Houseparents Reflect on Acts of Kindness

Houseparents, Bette and Mike (top right) pose for a silly photo with the girls they look after at St. Joseph’s Indian School.

The following reflection was written by Bette and Mike, two houseparents at St. Joseph’s Indian School. Our loving houseparents are an integral part of our mission to care for the whole child — mind, body heart and spirit.

Hello!

My husband, Mike, and I have had the joy of working at St. Joseph’s Indian School for just over five years. If we were asked to express what we felt was the most positive aspect of our job, we would — without hesitation — state it is the children, families and staff we come into contact with. Following that, we would add keeping the focus on helping others is so prevalent in our mission.

Our school has a goal to serve others, and St. Joseph’s has been doing that for over 90 years. We have a delivery truck that takes clothing and much needed items to outlying reservation communities in need. We call these trips “mission runs”.  Food boxes and gas vouchers are provided to assist students’ families. St. Joseph’s also has guest housing available to give families a place to stay while visiting their children on campus. There is a bookmobile that delivers free books and school supplies to children and adults in reservation communities all over South Dakota. There is also an alumni program to provide a helping hand and a listening ear when needed.

Indeed, we could fill a whole page with the acts of kindness our school is a part of.

Acts of kindness do not stop with the staff and volunteers at our school. St. Joseph’s is committed to planting seeds for the children in our care. Each year, houseparents are asked to complete two service projects with each campus home. It is just one aspect of our position that we look forward to and eagerly fulfill each year. We know from our experience the children who perform these acts of kindness receive as much joy — if not more — as the recipients themselves.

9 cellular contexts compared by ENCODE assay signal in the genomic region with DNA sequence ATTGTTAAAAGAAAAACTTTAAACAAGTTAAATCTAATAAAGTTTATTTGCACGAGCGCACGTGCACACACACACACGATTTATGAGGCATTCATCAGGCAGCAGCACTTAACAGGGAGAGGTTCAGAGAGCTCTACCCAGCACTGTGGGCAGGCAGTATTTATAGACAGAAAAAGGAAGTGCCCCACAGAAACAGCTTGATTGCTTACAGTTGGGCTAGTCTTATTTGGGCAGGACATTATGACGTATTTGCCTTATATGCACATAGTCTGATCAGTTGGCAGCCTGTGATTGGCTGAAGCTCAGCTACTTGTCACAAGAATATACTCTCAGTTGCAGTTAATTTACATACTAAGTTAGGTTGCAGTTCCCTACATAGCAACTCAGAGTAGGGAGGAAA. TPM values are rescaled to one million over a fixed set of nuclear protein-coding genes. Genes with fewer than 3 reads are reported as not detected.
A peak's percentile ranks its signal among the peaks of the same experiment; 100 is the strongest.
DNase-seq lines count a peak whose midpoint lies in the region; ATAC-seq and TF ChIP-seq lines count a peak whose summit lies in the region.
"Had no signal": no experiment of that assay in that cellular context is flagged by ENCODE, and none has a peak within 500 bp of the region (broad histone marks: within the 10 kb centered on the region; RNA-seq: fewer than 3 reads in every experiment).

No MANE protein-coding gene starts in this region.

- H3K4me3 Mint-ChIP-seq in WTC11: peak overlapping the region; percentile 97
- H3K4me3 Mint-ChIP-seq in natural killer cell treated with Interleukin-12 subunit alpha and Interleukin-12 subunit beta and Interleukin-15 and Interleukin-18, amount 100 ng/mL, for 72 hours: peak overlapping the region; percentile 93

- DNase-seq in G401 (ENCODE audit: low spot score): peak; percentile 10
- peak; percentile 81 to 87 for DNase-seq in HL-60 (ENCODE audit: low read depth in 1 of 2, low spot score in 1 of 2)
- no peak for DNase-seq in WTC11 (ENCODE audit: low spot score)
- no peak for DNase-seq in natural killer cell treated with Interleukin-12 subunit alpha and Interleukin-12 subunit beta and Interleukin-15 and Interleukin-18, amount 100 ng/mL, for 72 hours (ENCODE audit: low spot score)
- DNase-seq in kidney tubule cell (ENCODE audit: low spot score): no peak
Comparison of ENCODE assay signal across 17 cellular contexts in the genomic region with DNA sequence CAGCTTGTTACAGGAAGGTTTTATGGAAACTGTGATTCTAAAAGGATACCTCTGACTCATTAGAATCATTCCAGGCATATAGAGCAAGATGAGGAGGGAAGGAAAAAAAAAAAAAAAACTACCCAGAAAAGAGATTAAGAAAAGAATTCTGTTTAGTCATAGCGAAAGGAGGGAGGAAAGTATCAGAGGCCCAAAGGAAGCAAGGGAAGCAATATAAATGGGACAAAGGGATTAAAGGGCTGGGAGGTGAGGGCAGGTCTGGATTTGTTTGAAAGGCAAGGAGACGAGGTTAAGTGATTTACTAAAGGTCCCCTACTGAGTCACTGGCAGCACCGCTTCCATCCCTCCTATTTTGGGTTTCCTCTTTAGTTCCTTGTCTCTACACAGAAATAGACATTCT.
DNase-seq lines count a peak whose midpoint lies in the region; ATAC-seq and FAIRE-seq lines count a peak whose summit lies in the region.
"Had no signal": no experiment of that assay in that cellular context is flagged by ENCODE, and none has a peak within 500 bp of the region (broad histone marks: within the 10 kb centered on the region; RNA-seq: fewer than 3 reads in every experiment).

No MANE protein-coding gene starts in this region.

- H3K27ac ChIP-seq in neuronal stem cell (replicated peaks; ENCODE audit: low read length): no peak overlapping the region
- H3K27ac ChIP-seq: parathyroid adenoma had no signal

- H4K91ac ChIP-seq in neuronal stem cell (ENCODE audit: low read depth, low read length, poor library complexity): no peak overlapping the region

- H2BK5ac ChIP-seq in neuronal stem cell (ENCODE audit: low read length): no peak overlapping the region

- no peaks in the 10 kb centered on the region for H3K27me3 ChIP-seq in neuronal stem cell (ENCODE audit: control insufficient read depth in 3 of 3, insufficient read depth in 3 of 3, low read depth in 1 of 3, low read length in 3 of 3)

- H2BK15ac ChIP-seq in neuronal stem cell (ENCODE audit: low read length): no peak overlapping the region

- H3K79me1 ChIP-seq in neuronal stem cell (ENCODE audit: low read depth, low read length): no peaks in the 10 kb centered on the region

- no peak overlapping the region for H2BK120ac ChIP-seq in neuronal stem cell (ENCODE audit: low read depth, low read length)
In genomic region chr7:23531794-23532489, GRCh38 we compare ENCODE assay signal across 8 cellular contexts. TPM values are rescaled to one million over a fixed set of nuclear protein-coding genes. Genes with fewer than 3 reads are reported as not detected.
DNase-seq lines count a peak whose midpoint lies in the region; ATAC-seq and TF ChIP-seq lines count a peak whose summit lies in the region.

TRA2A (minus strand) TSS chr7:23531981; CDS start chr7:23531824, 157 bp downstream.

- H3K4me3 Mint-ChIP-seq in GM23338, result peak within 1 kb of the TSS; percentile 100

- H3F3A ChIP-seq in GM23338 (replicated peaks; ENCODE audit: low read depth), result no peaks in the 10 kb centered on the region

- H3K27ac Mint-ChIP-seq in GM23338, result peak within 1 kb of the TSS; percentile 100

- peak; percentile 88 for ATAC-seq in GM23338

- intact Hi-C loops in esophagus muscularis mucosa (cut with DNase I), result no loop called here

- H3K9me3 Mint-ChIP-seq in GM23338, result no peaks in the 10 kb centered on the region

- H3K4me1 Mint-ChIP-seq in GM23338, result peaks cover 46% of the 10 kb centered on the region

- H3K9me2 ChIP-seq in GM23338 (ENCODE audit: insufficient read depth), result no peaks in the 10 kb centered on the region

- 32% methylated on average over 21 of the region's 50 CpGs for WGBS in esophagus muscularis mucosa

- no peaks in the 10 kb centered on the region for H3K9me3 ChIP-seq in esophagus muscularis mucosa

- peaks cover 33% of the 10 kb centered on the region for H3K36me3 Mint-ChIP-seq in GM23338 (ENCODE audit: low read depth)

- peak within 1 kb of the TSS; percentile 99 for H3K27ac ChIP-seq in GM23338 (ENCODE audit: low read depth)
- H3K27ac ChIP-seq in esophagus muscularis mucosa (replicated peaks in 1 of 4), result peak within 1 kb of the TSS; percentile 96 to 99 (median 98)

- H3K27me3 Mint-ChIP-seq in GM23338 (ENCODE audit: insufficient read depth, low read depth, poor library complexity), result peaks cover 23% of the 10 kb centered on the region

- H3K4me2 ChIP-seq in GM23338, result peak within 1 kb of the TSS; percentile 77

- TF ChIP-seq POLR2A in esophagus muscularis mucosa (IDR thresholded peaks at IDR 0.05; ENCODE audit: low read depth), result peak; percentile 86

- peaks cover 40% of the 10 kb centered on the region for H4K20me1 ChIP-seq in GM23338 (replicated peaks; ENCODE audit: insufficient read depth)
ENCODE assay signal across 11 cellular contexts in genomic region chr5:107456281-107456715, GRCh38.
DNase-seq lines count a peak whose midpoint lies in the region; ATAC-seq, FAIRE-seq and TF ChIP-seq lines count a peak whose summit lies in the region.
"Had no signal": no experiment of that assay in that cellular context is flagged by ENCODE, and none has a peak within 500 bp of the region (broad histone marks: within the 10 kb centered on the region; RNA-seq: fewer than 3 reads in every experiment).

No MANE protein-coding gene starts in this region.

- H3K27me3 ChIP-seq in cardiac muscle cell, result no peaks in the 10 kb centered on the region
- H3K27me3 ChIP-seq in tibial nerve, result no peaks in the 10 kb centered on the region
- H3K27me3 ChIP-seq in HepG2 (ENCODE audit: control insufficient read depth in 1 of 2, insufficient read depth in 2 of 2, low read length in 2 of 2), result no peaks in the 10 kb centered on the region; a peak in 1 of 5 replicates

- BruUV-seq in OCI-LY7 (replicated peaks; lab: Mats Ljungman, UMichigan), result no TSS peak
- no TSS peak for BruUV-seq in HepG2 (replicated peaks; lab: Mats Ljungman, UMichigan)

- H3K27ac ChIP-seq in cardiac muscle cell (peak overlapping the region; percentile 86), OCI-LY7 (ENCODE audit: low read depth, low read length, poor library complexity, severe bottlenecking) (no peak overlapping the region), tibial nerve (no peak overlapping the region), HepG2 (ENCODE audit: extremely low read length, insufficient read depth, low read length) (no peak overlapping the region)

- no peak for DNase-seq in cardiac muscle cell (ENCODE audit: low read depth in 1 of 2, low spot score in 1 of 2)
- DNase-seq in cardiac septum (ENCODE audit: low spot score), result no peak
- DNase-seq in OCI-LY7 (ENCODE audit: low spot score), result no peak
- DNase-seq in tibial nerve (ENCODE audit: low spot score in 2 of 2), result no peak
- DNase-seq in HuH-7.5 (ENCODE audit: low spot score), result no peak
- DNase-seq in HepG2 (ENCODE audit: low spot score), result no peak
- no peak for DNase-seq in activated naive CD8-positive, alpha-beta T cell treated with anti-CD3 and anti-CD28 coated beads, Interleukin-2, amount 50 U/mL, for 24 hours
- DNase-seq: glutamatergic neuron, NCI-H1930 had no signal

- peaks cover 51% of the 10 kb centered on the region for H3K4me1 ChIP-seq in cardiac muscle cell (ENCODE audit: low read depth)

The children at St. Joseph’s have greatly enjoyed creating no-sew blankets and cards for the animals housed at a local shelter. They have colored pictures for lonely seniors and made cards for a sick child who was in a hospital. They’ve even sent cards to college students needing encouragement to give them a reminder that someone cares. Our children have created surprise door decorations to welcome a new teacher to our school and to spread happiness during the Valentine season. Others have visited nursing homes and baked cupcakes for a neighboring church in Fort Thompson, S.D.

As you can imagine, we are not able to list each and every good deed our school is a part of — from gifts-in-kind donations to simple acts that bring such joy to others. However, it is a reminder — especially when times can be a little tougher — that if we make a choice to focus on what we can do to help others rather than what we can get for ourselves, we can feel God’s love surrounding us and creating a much better world.

Thank you!

Bette & Mike

Author: St. Joseph's Indian School

At St. Joseph's Indian School, our privately-funded programs for Lakota (Sioux) children in need have evolved over 90 years of family partnership, experience and education. Because of generous friends who share tax-deductible donations, Native American youth receive a safe, stable home life; individual counseling and guidance; carefully planned curriculum based on Lakota culture and individual student needs and tools to help build confidence, boost self-esteem and improve cultural awareness. All of this helps children to live a bright, productive, possibility-filled future.

2 thoughts on “Houseparents Reflect on Acts of Kindness”

  1. I love that I have been a part of south dakota learning things not many people have a chance to learn I love that you have such a great program for the natives who may not have the opurttunitys as every one else and that you are there to organize healthy positive choices for indigenous people

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